I’ve gotten into flats, the comfort shoes, because I do a lot of walking. I keep show shoes in my bag. Once I get somewhere, I can put on the mildly pinched shoes.
I like Burberry.
WHAT KIND OF SHOPPER ARE YOU:
My mother used to say, ‘Just because it’s on sale doesn’t mean you need it.’ I might buy that one thing I’m wild about. If you take good care of your clothes, and wear them a lot, it might cost you $4 a wearing, versus some icky piece for $40 you only wear once.
BARE LEGS OR HOSE:
I’m more of a tights and leggings person, but pantyhose makes your legs look fabulous. I think bare legs go with someone who gets in and out of cabs, and if I had a life where I got in and out of cabs, a lot, it would be high heels and no hose.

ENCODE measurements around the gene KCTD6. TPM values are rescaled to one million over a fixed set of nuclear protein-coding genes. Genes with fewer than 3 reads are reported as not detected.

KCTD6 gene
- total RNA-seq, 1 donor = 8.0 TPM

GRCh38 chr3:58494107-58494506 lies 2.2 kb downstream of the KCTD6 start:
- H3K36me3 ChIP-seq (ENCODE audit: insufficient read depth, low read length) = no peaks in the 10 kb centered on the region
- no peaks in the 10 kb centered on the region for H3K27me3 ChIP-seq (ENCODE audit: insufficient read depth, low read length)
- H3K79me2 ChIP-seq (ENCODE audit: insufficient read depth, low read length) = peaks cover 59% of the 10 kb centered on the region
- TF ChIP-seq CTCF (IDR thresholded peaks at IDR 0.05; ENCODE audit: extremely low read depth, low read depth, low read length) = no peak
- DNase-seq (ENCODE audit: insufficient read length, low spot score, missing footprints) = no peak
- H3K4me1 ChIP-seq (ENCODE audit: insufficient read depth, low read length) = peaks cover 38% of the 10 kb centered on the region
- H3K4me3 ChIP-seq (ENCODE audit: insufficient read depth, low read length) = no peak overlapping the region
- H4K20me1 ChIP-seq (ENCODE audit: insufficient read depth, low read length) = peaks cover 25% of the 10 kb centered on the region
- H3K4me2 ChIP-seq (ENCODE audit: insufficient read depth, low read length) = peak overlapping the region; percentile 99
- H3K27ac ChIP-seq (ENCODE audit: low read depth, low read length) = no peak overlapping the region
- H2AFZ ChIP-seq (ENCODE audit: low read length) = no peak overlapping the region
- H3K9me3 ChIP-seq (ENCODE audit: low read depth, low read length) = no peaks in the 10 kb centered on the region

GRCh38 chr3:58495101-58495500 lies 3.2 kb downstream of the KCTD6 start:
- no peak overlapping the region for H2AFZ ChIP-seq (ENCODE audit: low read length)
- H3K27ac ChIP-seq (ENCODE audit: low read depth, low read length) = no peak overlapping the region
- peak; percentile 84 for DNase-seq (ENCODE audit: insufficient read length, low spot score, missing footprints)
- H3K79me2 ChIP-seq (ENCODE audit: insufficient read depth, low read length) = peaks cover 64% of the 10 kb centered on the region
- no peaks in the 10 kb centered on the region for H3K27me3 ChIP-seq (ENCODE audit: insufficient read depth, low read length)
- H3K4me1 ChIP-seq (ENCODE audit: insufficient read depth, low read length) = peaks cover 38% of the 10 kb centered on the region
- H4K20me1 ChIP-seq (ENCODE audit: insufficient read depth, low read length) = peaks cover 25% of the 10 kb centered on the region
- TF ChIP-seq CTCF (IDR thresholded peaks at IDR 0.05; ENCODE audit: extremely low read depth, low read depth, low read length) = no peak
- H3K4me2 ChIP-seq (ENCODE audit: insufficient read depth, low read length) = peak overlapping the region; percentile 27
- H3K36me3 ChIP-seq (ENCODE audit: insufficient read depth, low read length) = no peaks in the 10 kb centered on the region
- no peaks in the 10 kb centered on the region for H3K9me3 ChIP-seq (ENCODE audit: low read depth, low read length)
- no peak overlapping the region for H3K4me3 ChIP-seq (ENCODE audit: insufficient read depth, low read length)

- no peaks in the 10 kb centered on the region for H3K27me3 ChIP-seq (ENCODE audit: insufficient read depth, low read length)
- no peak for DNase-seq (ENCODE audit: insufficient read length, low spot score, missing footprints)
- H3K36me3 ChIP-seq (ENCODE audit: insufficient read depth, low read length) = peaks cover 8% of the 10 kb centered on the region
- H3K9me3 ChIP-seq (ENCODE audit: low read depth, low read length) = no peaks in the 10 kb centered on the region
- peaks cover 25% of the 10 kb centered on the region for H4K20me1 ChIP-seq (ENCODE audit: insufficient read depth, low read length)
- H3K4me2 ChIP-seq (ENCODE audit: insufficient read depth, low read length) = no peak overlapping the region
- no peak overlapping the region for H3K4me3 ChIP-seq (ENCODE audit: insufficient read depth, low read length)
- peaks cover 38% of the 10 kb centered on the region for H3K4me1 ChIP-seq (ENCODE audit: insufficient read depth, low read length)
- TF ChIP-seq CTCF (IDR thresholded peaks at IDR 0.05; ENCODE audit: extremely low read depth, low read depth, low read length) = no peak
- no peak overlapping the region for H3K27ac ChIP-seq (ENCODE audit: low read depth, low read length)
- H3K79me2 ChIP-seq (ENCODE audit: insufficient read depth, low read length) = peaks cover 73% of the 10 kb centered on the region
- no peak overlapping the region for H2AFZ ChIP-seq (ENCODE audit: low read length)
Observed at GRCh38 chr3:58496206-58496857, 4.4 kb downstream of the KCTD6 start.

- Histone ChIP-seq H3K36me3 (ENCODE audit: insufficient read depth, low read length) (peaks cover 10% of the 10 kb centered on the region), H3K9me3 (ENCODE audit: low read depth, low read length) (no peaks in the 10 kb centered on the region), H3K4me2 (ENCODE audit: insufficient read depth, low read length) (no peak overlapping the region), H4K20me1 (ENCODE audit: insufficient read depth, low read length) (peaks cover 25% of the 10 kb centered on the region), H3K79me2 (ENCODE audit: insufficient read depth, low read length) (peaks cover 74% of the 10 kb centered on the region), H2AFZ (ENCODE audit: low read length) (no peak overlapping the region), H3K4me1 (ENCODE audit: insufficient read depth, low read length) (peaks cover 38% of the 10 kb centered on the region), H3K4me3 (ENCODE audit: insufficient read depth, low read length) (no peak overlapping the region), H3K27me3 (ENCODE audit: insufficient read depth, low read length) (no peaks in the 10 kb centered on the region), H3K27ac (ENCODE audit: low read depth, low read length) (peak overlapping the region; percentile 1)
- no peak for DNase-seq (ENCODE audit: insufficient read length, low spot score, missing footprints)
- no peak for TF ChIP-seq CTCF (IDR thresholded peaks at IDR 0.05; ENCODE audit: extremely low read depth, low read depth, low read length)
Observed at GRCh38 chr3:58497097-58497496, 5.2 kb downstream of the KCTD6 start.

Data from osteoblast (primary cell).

MISSING FROM YOUR CLOSET:
A red Cadillac with fins.
My birthday suit. It’s nice to be that free; to enjoy the way you were created, and I like less layers. I like the idea of shifts, the cute little dress that doesn’t have a lot to do with your shape.
I swim every day. The idea of propelling yourself through the water is just magic. My inspiration has always been older people, because young people look good, even when they’re hung over, but look at an older person who’s still in control of their lives and self esteem, and work backwards. How did you get to the point of being that whole in your life? A lot of older ladies do what I call “lady swim.” You do all sorts of strokes with your head out of the water. I can be in and out in an hour: 15 minutes to get undressed; half hour to swim and 15 minutes to get dressed. You never touch your hair or makeup.